Mental health is clearly moving up on the public agenda in Canada, as seen in many European countries as well. This was reflected in the choice of the first keynote speaker at the New Horizons in Responsible Gambling Conference: Lieutenant-General (ret) Roméo Dallaire. He shared his experiences from the Genocide in Rwanda, where he was the force commander of the UN assistance mission. As a direct result of his mission in Rwanda, he developed post traumatic stress disorder (PTSD). On a very personal level, he described his struggle with PTSD, including professional treatment as well as life saving peer support – always available when needed the most.
For me, Roméo Dallaire’s presentation brought back my professional experience working with PTSD among former Yugoslavian refugees back in the 90’s and early 00’s. Roméo described PTSD as an invisible wound and a natural consequence from extreme experiences. He described his continuous struggle for good and systematic support for PTSD among veterans and others affected. He described destigmatizing as a key element enabling people talking about their invisible wounds and to lower the threshold for help seeking.
Among my reflections, when I transfer what Roméo said to the gambling field, is that his presentation stresses the importance of being clear and communicate that gambling problems and gambling addiction are possible wounds from gambling, and also the importance that support is available. In this matter, calling a spade a spade is not stigmatizing – it is actually the opposite. I do see the point in describing over consumption, chasing and other early signs of gambling problems along with RG measures to help the customers to stay in control. But asking the player if “gambling has stopped being fun” (an RG and Positive Play trend), instead of describing gambling problems, doesn’t make any sense to me. Let us call it what it is, and stop the stigmatizing.
The gambling industry might be worried to be stigmatized if they are paired with problem gambling. As I see it, they are already in the public eye. Communicating ”positive play behavior” has its points, but does not replace communicating gambling problems, treatment referral and the responsibility of the industry. So again; let us call a spade just that: a spade.
Comorbidity and mental health first aid
In a divided session, Dr. David Hodgins gave us a good overview of comorbidity among problem gamblers. A majority of disordered gamblers have at least one other lifetime mental health or substance use disorder. Comorbidity is associated with more severe gambling problems, but not necessary linked to poorer treatment outcome. My clinical standpoint (and I think David would agree) is that there might be a need for addressing the parallel problem in treatment, not at least to prevent relapses. In the second half of the session, Sarah Hamid-Balma, Director of Mental Health at CMHA BC, talked about mental health first aid; training people (between a half and three days) in how to handle acute mental reactions at the workplace, and elsewhere. Her talk was really inspiring and in line with the need of talking more about mental health problems in our societies.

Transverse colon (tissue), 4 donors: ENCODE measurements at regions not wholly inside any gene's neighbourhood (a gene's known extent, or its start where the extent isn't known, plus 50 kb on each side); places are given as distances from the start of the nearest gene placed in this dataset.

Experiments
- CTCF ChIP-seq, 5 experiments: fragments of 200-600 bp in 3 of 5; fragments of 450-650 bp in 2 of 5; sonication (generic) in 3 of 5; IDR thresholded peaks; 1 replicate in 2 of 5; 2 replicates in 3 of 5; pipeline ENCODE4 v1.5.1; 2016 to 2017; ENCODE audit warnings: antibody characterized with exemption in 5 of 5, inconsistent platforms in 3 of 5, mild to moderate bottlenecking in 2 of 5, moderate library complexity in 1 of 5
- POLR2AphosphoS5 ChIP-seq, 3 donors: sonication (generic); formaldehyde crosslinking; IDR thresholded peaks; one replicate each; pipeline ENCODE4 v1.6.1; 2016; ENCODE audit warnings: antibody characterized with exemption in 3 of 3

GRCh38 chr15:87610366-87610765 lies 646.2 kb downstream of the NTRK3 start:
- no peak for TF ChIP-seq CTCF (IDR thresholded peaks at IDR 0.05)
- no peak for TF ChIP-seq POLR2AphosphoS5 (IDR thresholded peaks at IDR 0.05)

I myself presented the project carried out at Norsk Tipping, Norway, where I have been involved as a researcher. In a large study (N=3009) Norsk Tipping contacted their biggest players by phone or letter, giving feedback on their yearly loss with the aim to make the customers reflect upon their habits and consider use of RG measures. The intervention by phone was more effective (in reducing gambling) than by letter, and both interventions were better than the control condition.
There are some fears, even among people working with RG, that RG can disturb the ”recreational” gambler. In this study, one could say we ”disturbed” the customers by calling them or sending letter, but they really appreciate it. Recently published research by Ivanova et al (2019) (found here) concluded that recreational gamblers do not tend to be disturbed or channelled away by RG tools, and they found no ground for the fear of disturbing recreational gamblers by RG tools or for limiting the design and implementation of them.
Among the other highlights, I have to mention the extraordinary Craig Kielburger’s fantastic presentation on his work in making the world a better place through the WE movement, www.we.org , all starting when he and his friends were 12. If you haven’t heard about them (I hadn’t), check it out!
I also found Dr Kathleen Vohs presentation on self control and decision makings, stressing the role of executive fatigue as inspiring for developing new RG tools. Gamblers are making many decisions while playing, including deciding if to make another deposit. Self control and long gambling sessions is not a pair that match. Haven taken the decision in advance without the fatigue effect is probably a good idea. And making it mandatory surely makes it more effective.
And remember: gamblers will not mind if RG tools are implemented as a natural part of gambling, as long as both the design and user experience are well executed.